“The legal education system should be modified a little bit to prepare our law graduate for life in the modern market place. In addition to strengthening professional ethics – organisational and business ethics should be incorporated into the curriculum. This will equip them with proficiencies in such areas as “conflict of interest”; “enterprise risk management”; “Regulatory Compliance” etc.

Specifically, Chukwuemeka said: “ Let the truth be told, no jurisdiction has ever been able to absorb all its trained lawyers in core legal practice, consequently it serves us better to equip practitioners (through capacity development programs) to secure opportunities in other areas for which legal training is an asset, but not joined an honourable profession of formidable societal influence and relevance which of necessity has rules and regulations to guide his professional conduct and which along the line, curtail some of his choices. With regards to the state of our legal practice today, one concerned Bar leader intoned ; thus, “We will ensure that legal practice is fully expanded and there will be protection by legislation for our work to ensure that there is no encroachment by others”.

Another leader, Dr. Onyechi Ikpearu, SAN, in his paper, entitled “institutionalisation of ardial Bar and Bench relationship for professional development presented by Arthur Obi Okafor, Ikpearu said:

“With the realization that most lawyers and Judges do not belong to other associations, it is rather obvious that the Bar and the Bench are not only married to the legal profession but are indeed fused as members of the same family. With similar interest, objective and aspiration towards the preservation of the Rule of law, cordiality in the relationship is not only imperative, but necessarily healthy.”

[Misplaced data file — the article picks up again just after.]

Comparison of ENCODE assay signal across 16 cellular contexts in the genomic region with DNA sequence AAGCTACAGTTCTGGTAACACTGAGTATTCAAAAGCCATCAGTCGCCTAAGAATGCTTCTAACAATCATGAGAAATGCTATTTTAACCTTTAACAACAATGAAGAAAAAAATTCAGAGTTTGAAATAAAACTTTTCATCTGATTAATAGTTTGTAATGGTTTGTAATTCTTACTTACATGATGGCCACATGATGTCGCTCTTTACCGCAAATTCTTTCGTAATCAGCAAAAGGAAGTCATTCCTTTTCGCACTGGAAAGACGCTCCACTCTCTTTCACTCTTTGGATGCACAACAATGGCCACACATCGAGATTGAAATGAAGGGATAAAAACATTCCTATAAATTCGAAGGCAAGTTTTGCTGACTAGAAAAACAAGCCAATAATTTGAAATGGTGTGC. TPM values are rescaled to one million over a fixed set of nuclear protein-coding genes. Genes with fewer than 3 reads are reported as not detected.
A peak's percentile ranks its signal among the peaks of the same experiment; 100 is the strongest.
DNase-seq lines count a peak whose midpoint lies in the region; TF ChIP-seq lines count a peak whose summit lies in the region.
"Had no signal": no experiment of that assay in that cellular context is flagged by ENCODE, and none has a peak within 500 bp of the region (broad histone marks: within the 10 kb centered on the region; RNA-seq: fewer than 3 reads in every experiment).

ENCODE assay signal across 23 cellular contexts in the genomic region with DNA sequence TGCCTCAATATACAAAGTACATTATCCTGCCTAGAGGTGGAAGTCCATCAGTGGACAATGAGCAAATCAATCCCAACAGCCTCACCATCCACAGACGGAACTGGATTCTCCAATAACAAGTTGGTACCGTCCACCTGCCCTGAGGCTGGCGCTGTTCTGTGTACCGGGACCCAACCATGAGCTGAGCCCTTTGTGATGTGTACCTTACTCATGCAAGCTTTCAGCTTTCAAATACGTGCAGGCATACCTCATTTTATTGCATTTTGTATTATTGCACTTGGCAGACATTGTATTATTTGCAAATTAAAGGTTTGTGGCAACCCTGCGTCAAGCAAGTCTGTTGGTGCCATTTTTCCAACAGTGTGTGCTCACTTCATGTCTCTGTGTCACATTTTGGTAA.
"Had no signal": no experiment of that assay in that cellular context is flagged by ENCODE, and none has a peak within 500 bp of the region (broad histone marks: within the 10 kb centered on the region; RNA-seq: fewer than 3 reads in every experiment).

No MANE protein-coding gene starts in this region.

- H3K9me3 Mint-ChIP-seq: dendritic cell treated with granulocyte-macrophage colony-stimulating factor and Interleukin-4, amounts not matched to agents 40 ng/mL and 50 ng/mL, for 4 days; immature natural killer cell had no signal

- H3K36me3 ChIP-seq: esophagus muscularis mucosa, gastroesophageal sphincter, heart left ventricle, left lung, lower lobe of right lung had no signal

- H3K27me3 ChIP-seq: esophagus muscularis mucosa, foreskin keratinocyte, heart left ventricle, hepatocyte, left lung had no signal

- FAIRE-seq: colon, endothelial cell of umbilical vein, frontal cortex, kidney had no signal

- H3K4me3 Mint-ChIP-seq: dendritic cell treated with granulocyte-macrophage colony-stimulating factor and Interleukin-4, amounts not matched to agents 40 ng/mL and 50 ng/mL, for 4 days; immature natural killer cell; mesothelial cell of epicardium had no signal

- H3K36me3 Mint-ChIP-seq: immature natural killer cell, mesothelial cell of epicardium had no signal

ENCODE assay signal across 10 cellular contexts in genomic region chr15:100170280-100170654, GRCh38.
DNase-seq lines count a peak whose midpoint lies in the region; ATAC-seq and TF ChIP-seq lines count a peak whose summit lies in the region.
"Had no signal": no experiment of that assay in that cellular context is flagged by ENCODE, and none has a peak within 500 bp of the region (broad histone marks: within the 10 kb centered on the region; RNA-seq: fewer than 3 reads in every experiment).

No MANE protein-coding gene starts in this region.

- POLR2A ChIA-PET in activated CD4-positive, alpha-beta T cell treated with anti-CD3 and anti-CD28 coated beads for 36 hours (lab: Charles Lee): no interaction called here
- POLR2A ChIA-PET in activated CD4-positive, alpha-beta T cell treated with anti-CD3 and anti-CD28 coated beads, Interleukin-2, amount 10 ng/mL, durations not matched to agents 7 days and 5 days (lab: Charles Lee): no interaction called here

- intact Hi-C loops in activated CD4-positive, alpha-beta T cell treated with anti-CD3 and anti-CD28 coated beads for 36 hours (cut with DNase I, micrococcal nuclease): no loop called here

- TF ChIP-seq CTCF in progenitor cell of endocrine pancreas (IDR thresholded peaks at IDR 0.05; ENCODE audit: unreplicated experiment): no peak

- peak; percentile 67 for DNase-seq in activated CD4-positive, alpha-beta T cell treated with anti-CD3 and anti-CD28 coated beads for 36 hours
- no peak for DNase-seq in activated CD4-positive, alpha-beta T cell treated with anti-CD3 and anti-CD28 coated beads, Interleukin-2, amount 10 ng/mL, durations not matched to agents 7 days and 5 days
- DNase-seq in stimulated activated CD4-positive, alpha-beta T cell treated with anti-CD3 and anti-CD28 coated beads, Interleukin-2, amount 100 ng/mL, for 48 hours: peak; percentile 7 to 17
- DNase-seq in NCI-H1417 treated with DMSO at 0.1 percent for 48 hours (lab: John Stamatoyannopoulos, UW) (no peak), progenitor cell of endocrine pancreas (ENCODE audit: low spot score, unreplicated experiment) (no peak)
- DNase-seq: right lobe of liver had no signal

Shortly after the paper presentations, the meeting was however broke into working groups as follows; The institutionalisation of the Bar Bench relationship with former President, Chief Wole Olanipekun (SAN) as chairman, Professional challenges of the NBA in the 21st century with former President OCJ Okocha (SAN) as chairman, the committee on the paramountcy of the welfare of members of the Bar, need for versatility and job creation was chaired by former President Olisa Agbakoba (SAN), Committee on the entrenchment of qualitative legal education and mechanism for professional progress was chaired by former President, Joseph Bodunrin Daudu (SAN) while the committee on unethical conduct at the Bar, was chaired by the former Attorney- General and Minister of Justice, Chief Bayo Ojo (SAN).

By Lily